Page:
17 Credibility is a major problem in dealing with asylum and human rights applications and appeals. In recognition of the problem and of the need for comprehensive guidance to decision takers, section 8 of the Asylum and Immigration (Treatment of claims, etc.) Act 2004 sets out a code whose provisions decision takers must take into account in assessing the credibility of claimants’ evidence. In general, any behaviour by the applicant/appellant which is designed to conceal information, to mislead or to obstruct or delay the handling or disposal of a claim or appeal is to be treated as damaging the applicant’s/appellant’s credibility. We note with concern that none of the Clauses in Draft B re-enacts section 8. We expressed our concerns in identical terms in relation to Draft A. We regard it as most important that Clause 8 should be re-enacted.


18 We believe strongly that the procedure in hearing asylum and immigration appeals should in future be inquisitorial rather than adversarial and that this should be clarified by an explicit provision in the draft Bill. Up to now the view taken by the higher courts has always been that immigration judges should act in similar fashion to judges in civil litigation and simply hold the ring between the parties. They should refrain from asking questions themselves other than to the extent necessary for clarifying the evidence. They should not on any account “descend into the arena” and start cross examining appellants or other witnesses. There have often been times when the Home Office has been short of Presenting Officers and has not been represented at appeal hearings. The result is that on such occasions there is no one to cross examine the witnesses and in view of the readiness of so many appellants to resort to untruthful evidence, this is a serious deficiency.

19 The object of asylum and immigration appeals is very different from that of civil litigation. In the latter the judge should properly remain aloof and simply pass judgment on the basis of evidence and legal submissions. But these appeals are concerned with the rights and duties of individuals as against the state and the obligations of the United Kingdom towards foreign nationals who wish to visit, settle, claim asylum or whatever and in large measure to enjoy the same state benefits as its citizens. The immigration judge should be concerned to elicit the truth in proceedings before him, having regard to the public interest in every appeal. Migration Watch made a similar statement in proceedings before the House of Commons Constitutional Affairs Committee in 2003 and 2004. (See Second Report of the Session 2003-04, Volume II, page 60.) We made identical comments on Draft A. In our view this Bill is an opportunity to make this significant improvement to the system.

Annex A

In legal Briefing Paper 8.28 (now deleted) I commented on the Draft (Partial) Immigration and Citizenship Bill 2008 which was presented to Parliament as a Command Paper in July 2008 and appended to the briefing paper the comments on the draft Bill which we had sent to the Home Affairs Committee of the House of Commons. The object of the draft was a complete rewriting and simplification of all the main immigration and asylum provisions presently contained in 11 Acts of Parliament passed between 1971 and 2009. Work appears to be continuing apace on this ambitious project and a new draft was published on 12 November along with a separate Command Paper entitled “Simplifying Immigration Law” and a consultation document on simplifying Immigration Rules. Immigration Rules are delegated legislation made by the Home Secretary and contain detailed provisions and instructions to immigration officers relating to leave to enter and remain for the various categories of persons as well as provisions on asylum. They are frequently amended and presently run to almost 300 pages.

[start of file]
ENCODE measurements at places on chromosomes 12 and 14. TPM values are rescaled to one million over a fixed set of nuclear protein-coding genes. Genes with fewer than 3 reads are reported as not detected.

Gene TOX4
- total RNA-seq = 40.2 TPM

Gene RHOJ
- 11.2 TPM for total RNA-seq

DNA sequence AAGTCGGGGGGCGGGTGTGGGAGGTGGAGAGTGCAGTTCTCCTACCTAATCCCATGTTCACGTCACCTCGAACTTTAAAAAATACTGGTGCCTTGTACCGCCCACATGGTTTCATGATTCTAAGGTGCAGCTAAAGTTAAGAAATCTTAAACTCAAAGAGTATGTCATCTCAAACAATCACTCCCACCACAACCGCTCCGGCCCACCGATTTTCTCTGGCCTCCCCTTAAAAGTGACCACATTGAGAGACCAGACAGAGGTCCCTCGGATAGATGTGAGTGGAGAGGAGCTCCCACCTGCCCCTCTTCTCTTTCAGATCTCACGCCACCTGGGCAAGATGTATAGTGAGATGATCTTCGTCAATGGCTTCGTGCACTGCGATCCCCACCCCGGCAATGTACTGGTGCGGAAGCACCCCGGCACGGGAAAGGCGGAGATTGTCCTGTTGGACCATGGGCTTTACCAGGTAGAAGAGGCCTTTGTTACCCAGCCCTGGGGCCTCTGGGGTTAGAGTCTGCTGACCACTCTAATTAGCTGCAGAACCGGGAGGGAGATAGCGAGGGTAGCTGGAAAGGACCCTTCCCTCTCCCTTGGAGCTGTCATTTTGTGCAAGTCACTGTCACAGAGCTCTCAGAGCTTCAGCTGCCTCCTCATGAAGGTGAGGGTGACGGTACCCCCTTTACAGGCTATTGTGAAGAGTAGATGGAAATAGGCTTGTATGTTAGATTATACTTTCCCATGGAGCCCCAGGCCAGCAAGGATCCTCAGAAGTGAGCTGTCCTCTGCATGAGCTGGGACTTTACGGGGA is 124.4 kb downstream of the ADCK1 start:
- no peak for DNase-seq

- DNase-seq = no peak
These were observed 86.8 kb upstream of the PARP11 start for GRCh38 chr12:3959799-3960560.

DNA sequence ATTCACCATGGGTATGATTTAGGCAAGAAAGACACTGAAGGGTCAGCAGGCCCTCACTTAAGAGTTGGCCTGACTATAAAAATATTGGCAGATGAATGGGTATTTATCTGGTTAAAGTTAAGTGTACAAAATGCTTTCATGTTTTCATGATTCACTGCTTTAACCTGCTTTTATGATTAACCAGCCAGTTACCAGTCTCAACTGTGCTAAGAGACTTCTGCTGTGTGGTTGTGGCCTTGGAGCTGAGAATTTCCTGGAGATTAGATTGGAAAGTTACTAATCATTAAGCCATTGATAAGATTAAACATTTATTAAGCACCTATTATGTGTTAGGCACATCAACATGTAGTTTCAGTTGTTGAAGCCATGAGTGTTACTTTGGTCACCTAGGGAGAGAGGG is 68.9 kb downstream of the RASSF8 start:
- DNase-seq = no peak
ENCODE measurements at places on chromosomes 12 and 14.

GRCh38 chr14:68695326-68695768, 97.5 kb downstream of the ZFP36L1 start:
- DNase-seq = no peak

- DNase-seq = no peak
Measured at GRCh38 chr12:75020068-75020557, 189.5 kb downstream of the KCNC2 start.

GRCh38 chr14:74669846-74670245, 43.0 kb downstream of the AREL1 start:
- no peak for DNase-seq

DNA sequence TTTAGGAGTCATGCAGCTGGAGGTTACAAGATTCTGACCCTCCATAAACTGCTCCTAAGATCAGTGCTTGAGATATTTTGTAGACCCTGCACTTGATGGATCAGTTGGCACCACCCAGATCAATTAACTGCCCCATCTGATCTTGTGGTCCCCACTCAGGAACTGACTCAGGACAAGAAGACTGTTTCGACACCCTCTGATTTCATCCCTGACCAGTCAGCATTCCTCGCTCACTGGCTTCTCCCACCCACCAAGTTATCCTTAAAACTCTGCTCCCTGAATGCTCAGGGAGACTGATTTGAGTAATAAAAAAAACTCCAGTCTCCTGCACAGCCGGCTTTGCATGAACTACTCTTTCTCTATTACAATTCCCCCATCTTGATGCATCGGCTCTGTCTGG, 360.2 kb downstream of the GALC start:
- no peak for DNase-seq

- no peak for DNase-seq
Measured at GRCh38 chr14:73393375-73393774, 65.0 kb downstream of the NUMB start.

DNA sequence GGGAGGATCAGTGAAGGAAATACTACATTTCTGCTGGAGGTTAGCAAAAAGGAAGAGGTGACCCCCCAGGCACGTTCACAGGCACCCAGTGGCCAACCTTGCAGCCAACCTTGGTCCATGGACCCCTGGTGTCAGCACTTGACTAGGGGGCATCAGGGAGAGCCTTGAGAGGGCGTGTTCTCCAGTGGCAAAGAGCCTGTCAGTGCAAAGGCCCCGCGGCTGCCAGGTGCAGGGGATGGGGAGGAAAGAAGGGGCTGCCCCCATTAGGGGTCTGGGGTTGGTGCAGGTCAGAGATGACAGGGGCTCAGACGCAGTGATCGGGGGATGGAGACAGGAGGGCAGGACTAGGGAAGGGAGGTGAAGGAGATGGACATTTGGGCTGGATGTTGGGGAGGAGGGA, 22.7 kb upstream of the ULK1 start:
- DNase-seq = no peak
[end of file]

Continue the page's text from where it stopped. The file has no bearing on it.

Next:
The Press release issued along with these documents states: “The draft Bill introduces new and far-reaching concepts for the future immigration system that will strengthen our borders, simplify immigration procedures and increase our effectiveness at removing those who do not have permission to be in the United Kingdom.”

This Briefing Paper is the first set of our comments, on the draft Bill itself. We will keep you informed of any further comments through our website.

The sheer size and complexity of this exercise and the lengthy consultation period inevitably mean that there is no practical possibility of the Bill being introduced in Parliament before the impending General Election. The official Press Release says that the draft Bill will be scrutinised by Parliament in the new year, but without specifying what form scrutiny will take. It seems likely that this will be a task for the Home Affairs Committee of the House of Commons, and on that assumption we have sent off our comments to that Committee.

Harry Mitchell QC
Honorary Legal Adviser
Migration Watch